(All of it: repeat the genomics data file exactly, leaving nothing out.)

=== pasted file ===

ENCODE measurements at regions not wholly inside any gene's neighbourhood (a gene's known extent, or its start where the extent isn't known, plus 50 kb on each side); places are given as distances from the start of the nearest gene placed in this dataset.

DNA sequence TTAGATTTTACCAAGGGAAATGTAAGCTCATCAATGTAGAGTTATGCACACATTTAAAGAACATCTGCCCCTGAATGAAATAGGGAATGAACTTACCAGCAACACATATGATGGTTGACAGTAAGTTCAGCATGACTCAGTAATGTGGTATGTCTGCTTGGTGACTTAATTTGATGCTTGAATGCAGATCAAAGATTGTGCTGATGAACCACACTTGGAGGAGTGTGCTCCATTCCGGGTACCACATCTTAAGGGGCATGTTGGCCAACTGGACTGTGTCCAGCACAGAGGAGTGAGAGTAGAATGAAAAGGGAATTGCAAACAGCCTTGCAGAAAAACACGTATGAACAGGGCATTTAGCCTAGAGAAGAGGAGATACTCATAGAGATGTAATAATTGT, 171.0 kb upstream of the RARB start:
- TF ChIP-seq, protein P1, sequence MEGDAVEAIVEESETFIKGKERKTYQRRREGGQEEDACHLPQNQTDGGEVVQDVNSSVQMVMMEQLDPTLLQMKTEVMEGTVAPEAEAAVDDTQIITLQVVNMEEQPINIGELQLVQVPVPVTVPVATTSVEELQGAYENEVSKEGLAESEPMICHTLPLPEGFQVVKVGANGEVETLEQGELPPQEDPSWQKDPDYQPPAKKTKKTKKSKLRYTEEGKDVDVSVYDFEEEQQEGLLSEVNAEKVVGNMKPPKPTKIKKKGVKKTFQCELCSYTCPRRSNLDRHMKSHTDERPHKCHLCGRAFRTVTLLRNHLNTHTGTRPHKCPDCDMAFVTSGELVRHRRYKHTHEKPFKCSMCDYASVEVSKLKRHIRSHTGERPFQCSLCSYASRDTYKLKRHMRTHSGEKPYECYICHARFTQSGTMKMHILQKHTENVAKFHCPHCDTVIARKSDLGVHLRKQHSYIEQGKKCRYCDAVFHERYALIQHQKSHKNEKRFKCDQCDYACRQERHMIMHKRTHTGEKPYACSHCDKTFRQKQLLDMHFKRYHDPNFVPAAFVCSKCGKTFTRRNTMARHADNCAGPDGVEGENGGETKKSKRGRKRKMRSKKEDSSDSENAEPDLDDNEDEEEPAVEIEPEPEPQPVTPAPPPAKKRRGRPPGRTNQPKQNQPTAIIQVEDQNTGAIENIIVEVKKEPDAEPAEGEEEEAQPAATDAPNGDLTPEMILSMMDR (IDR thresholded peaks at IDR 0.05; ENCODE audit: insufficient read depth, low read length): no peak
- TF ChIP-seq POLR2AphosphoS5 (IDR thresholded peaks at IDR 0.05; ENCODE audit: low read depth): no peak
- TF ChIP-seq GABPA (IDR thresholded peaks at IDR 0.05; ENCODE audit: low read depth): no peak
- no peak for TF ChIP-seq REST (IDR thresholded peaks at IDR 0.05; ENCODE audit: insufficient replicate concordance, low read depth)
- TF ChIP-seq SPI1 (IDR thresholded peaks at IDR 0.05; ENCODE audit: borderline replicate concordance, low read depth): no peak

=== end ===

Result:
ENCODE measurements at regions not wholly inside any gene's neighbourhood (a gene's known extent, or its start where the extent isn't known, plus 50 kb on each side); places are given as distances from the start of the nearest gene placed in this dataset.

DNA sequence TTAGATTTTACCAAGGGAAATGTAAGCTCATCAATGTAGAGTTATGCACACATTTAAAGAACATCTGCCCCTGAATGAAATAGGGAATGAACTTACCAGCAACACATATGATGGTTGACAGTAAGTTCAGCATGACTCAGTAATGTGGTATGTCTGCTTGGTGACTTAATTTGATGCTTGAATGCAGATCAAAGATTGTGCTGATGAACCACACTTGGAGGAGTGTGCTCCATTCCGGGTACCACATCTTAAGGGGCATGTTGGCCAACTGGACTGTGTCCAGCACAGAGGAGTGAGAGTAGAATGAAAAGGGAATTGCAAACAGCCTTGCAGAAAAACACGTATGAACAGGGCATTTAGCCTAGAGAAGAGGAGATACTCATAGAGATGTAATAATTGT, 171.0 kb upstream of the RARB start:
- TF ChIP-seq, protein P1, sequence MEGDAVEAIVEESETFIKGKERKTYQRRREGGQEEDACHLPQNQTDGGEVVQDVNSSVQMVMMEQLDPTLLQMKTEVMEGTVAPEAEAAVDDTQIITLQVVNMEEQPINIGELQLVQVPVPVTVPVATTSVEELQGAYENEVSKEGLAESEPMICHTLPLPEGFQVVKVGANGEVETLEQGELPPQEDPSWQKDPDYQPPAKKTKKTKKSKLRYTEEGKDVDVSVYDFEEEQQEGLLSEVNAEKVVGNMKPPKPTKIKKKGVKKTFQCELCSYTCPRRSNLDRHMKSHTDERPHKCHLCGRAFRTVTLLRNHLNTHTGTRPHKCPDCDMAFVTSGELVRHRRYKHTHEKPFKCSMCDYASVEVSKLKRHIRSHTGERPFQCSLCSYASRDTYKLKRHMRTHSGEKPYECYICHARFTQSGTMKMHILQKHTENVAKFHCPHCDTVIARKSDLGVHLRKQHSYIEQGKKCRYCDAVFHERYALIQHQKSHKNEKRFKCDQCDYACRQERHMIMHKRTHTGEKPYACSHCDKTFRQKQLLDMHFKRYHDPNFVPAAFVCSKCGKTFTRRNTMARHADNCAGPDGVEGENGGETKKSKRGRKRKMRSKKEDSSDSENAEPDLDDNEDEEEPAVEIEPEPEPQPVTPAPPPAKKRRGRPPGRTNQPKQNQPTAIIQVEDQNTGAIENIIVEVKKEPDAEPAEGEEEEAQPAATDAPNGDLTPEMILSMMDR (IDR thresholded peaks at IDR 0.05; ENCODE audit: insufficient read depth, low read length): no peak
- TF ChIP-seq POLR2AphosphoS5 (IDR thresholded peaks at IDR 0.05; ENCODE audit: low read depth): no peak
- TF ChIP-seq GABPA (IDR thresholded peaks at IDR 0.05; ENCODE audit: low read depth): no peak
- no peak for TF ChIP-seq REST (IDR thresholded peaks at IDR 0.05; ENCODE audit: insufficient replicate concordance, low read depth)
- TF ChIP-seq SPI1 (IDR thresholded peaks at IDR 0.05; ENCODE audit: borderline replicate concordance, low read depth): no peak